As way of background, Redbox insinuated that it would add a Web-based rental service to its network of DVD kiosks next year.  This means if the Coinstar-owned company is going to deliver on its promise, Netflix may have a competitor sometime in 2011.

Wal-Mart announced with that Toy Story 3, customers will receive a download code that they can use on their nearest Vudu player to stream the movie at any time without the disc involved.  Does this signal that Wal-Mart is finally getting into action in digital? Maybe Wal-Mart will do something else with Vudu, like team up with Redbox.

These movements tell me that big players are laying the groundwork to help me rent more content than ever before.

From Ownership to Rentership

A great article in Wired talks about how we are slowly moving away from an Ownership Society of the American dream of owning stuff like houses, cars and collections of CDs and DVDs.  Instead, we are moving to more practical Rentership Society where we can enjoy unlimited choice that comes without the cost burden of owning stuff.  For those of you who have thrown a ton of cash into a kitchen remodel only to find out that you break even on the sale of a house, you understand.

While I’m holding on to my house and not moving into a rental down the street, my personal shift from Ownership to Rentership is really clear in how I consume media.  I no longer faithfully go to Best Buy every Tuesday to get the latest.  I now wait a bit, sample stuff from iTunes or Grooveshark or Last.fm or Pandora and then, maybe I buy it.  Instead of buying the DVD, I rent it from Netflix.  And NOW, as I recently wrote, I am increasingly viewing stuff through Neflix my AppleTV.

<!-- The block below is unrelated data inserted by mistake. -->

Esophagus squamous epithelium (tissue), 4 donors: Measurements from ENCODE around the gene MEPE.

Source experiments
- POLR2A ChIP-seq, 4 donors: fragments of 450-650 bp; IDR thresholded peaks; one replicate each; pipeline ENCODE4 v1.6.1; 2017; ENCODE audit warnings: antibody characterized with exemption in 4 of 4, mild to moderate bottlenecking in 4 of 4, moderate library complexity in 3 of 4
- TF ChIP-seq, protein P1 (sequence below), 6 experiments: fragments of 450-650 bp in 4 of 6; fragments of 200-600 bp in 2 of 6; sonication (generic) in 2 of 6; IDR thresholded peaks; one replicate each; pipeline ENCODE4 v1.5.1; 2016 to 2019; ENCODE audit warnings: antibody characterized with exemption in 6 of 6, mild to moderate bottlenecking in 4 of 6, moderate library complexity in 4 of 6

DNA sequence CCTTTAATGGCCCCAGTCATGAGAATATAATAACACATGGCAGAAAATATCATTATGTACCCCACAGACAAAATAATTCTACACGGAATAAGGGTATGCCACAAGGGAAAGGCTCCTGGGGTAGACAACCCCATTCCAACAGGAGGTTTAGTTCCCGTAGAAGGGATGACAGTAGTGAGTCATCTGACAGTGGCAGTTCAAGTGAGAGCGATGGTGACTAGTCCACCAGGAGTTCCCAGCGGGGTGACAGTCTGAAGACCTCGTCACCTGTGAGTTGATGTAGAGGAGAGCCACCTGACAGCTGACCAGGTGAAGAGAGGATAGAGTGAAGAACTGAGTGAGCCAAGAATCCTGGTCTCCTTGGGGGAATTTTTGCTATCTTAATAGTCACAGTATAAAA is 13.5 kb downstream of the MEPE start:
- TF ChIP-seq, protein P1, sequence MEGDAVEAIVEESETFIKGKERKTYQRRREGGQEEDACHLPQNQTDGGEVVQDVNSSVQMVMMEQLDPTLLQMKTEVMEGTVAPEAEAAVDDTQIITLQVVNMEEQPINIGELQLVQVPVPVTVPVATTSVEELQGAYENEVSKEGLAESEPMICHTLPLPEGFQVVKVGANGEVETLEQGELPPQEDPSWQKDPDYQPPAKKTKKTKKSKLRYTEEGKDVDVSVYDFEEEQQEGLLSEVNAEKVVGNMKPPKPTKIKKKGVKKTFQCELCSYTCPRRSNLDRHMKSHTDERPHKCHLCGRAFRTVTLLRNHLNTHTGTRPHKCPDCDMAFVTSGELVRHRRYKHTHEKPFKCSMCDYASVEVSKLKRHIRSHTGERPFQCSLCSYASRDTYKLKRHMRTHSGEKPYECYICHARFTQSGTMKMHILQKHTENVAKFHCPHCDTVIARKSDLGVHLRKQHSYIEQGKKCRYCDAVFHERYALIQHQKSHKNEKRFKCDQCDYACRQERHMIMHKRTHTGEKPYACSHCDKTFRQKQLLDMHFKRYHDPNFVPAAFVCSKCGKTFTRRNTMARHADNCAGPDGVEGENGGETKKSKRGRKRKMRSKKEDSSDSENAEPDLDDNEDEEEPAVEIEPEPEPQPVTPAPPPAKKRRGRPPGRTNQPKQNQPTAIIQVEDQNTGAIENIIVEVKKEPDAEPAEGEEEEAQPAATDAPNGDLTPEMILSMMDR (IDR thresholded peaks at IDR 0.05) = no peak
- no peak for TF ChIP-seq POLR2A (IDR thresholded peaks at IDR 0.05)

What about entertainment?

But wait a minute.  I am conflicted.  I am a happy consumer, but what does this do to the entertainment business?  With labels (and just forget about artists) making fractions of pennies for each stream, subscription service revenues don’t really amount to a hill of beans. With this trend, artists will have to work a helluva lot harder to perform their music live and make money.  With more than 50% of a studio’s revenue coming from selling movies and TV, well, let’s just say that renting does not make them much money either.  At this rate, studios stop making movies.  Scary stuff.

So what’s the entertainment industry doing about it?  Lots of companies have invested in consortia like UltraViolet and Keychest to answer these questions, but what are they thinking in terms of rental?  I am skeptical of industry groups doing anything in the best interest of the customer.  Afterall, content owners just want to protect their bottom line. The entertainment industry needs to remember:

Everything, everywhere, all the time. That’s the dream of the Rentership Society. And we’re almost there. If you want to be able to possess some things, in some places, some of the time, well, keep on buying. But I vote for infinite abundance, on demand. Doesn’t that sound like the new century’s American dream? – From Wired’s Abandon Ownership!

Are you moving from ownership to rentership?  What does it mean for the industry?

A dying web, or a dead one?

App icons flying out of an iPhone

There have been billions of downloads

I saw in a recent article on Gizmodo that 6.3 billion Apps from Apple’s App Store have been downloaded in just over 2 years. It took 5 years for music downloads from iTunes to reach this level.  This works out to be around 17 million apps downloaded each and everyday.

At this rate, the number of downloaded apps is estimated to reach 13 billion by the end of this year, the same as the number of songs downloaded from iTunes by the end of the year.  The fact that apps are reaching this big number at twice the speed of music downloads is pretty remarkable.

As a result, I’m beginning to buy Chris Andersen’s article in Wired Magazine where he argues the Web is Dead. (more…)

Savvy

Sleek, Smart, and About the PR/Media World Today

Gigaom

Technology news, trends and analysis covering mobile, big data, cloud, science, energy and media

%d bloggers like this: